“Going to Brooklyn is like a dream-come-true for me, ” says CEO Evan Burschkopf. “I am originally from Brooklyn, and opening one of my restaurants there is a real thrill for me.”
Burschkopf started Zarsha Leo soon after his graduation from the University of Greater Vancouver. His belief was that customers wanted an upscale place to relax, get great food, have a drink or two, and watch the best sports going on anywhere in the world. Giant plasma TVs are set up around the restaurant so no matter where you may be dining or drinking, the action is within sight and sound.
Imagine going to a restaurant and ordering a lobster salad, getting your order, eating it and not even noticing that the main ingredient – the lobster – was amiss. Well, apparently that has been the case at Zabar’s for the last decade and a half, the grocery located on the Upper West Side. The crazy part of this is, is that according to a recent article in The New York Times, “apparently no one noticed.”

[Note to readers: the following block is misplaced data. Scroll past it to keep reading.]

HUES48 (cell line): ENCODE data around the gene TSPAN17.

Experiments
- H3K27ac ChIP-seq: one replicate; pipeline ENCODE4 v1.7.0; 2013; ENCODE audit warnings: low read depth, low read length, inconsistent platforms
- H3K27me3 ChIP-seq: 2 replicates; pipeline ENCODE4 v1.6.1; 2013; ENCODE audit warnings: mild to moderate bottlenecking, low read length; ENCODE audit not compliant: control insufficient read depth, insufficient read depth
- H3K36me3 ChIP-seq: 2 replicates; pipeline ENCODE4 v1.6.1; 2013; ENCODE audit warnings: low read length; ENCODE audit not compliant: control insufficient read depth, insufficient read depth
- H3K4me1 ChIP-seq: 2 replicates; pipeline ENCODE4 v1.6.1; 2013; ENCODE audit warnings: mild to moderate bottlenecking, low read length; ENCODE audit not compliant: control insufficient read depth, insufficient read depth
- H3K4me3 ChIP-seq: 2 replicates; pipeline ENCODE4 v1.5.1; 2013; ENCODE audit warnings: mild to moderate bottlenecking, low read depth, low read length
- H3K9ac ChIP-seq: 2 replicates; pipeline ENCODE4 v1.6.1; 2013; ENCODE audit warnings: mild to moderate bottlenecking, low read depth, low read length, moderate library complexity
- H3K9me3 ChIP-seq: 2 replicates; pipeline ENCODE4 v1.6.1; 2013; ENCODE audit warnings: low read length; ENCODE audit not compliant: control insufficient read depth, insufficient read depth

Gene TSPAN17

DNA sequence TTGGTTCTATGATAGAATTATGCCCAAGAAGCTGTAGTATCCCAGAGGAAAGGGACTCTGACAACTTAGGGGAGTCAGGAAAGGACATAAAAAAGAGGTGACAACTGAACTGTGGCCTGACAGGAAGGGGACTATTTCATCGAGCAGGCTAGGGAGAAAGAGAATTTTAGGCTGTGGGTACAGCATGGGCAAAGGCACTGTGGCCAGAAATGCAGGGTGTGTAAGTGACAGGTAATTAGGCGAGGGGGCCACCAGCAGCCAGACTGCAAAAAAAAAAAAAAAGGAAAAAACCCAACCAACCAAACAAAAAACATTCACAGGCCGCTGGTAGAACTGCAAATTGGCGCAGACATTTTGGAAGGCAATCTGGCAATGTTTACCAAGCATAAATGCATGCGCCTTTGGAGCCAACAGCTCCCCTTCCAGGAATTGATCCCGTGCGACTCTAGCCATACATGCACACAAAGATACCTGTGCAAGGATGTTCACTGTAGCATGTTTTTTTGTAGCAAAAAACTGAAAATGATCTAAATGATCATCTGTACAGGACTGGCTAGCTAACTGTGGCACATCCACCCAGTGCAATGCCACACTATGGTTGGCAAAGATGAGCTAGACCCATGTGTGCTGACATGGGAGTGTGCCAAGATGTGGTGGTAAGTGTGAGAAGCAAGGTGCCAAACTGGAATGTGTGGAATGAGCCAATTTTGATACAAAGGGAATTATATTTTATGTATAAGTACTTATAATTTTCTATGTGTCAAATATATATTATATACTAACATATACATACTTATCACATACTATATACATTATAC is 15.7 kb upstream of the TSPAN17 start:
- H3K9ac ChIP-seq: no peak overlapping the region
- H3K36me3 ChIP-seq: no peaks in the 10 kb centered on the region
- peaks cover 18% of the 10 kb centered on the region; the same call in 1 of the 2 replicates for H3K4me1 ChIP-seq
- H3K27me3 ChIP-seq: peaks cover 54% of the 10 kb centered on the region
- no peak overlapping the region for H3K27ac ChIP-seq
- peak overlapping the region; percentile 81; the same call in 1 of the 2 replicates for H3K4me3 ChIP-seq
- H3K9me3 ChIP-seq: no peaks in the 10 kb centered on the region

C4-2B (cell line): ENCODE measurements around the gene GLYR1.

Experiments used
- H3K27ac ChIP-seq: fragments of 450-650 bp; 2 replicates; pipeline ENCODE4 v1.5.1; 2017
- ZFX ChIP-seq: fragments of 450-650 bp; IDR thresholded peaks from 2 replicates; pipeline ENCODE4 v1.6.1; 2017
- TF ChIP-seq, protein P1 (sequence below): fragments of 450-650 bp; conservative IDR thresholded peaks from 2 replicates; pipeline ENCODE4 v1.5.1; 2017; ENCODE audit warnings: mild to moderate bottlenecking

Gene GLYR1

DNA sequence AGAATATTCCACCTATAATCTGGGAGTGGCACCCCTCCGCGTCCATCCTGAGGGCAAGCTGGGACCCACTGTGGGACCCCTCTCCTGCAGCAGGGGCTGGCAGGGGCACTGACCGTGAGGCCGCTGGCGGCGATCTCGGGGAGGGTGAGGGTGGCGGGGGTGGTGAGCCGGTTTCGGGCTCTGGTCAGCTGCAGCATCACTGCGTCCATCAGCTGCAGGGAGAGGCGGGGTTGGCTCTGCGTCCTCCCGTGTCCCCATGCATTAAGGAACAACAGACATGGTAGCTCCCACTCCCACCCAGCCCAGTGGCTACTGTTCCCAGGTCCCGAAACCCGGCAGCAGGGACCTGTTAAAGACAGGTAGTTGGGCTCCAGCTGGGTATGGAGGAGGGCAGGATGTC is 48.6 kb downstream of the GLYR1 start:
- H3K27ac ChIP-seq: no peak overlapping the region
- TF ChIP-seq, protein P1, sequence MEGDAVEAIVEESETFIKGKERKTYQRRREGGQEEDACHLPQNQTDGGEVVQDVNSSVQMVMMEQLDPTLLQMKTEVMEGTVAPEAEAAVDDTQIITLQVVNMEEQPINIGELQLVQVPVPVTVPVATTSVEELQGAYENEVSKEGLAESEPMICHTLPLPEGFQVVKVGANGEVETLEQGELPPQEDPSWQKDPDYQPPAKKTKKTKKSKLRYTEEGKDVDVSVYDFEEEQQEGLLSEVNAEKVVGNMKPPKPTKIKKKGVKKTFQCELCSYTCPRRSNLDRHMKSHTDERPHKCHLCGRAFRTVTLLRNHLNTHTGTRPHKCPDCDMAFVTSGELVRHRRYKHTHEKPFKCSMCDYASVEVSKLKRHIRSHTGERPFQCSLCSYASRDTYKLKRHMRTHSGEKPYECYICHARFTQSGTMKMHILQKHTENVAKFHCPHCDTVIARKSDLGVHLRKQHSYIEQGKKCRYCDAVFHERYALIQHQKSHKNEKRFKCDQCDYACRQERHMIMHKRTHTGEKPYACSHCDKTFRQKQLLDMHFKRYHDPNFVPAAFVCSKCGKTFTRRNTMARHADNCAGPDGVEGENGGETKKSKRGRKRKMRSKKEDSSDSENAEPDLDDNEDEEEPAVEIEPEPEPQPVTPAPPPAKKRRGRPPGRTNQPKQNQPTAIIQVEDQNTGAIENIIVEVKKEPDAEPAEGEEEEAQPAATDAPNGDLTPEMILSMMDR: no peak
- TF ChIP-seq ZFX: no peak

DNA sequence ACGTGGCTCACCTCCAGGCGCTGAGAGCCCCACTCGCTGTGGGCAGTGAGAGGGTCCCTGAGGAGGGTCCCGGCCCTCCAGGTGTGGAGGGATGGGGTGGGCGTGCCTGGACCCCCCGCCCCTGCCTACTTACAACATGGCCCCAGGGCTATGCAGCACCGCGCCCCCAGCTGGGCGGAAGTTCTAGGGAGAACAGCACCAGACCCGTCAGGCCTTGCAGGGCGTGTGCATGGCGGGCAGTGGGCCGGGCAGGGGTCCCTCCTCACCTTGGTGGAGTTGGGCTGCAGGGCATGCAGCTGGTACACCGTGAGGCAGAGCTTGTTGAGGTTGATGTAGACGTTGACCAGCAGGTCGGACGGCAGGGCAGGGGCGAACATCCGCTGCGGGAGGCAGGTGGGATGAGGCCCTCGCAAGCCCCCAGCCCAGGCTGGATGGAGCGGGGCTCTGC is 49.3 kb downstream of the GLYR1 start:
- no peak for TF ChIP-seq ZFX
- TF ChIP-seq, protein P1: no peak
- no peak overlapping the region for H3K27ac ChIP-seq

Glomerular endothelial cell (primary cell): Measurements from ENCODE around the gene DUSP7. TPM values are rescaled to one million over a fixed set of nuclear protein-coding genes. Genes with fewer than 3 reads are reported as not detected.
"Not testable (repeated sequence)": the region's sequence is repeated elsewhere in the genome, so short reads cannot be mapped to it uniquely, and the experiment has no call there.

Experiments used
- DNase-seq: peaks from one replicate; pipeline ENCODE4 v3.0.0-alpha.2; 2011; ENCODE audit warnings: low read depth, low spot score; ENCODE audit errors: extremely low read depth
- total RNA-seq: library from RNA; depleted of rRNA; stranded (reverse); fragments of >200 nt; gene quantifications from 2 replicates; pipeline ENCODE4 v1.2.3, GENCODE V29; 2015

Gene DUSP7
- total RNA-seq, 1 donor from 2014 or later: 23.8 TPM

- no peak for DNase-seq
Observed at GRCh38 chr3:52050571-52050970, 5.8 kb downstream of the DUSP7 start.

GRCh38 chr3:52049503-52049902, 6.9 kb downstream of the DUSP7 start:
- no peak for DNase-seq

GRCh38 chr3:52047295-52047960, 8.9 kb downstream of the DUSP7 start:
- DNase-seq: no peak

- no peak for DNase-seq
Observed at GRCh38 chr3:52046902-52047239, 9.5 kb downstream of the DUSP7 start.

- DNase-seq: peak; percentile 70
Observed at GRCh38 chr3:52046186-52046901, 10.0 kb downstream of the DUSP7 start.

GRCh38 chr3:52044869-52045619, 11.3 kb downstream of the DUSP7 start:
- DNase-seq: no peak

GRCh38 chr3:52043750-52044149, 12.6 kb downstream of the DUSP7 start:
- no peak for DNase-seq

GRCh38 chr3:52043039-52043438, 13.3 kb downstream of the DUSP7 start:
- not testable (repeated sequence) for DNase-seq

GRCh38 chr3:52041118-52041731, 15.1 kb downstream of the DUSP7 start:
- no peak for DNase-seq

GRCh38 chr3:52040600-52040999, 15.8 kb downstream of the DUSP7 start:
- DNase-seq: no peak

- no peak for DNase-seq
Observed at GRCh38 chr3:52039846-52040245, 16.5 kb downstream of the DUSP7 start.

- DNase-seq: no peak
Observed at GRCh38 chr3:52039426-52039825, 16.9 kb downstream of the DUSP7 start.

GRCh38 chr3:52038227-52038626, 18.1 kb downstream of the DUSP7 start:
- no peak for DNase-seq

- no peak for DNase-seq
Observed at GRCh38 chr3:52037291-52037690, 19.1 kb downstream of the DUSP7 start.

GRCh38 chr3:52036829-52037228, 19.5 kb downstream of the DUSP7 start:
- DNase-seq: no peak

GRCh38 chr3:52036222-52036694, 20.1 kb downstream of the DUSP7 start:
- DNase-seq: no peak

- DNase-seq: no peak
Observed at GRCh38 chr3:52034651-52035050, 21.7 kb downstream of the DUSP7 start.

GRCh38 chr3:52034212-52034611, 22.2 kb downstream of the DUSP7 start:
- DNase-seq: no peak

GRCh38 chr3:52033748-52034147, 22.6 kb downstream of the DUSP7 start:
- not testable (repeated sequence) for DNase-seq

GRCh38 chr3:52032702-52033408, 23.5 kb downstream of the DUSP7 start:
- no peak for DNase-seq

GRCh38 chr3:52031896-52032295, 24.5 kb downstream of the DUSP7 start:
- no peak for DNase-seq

It was only when a reporter from The Times-Picayune of New Orleans, Doug McCash, made a stop at Zabar’s that the omission was noted and some days later a blog in the West Side Rag was written entitled with the question, “Zabar’s Committing Lobster Salad Fraud?” But this wasn’t enough to phase the 83-year old president and co-owner, Saul Zabar. He insisted that “selling lobsterless lobster salad, was not dishonest, getting pedantic in his comment, “if you go to Wikipedia, you will find crawfish [that was in the salad] in many parts of the country is referred to as lobster.” He then went on to read out loud the beginning of the Wikipedia entry for crawfish: “crayfish, crawfish, or crawdads — members of the superfamilies Astacoidea and Parastacoidea — are freshwater crustaceans resembling small lobsters, to which they are related.” Thus, he argued that one could term a product whereby the main ingredient was crawfish, a lobster salad.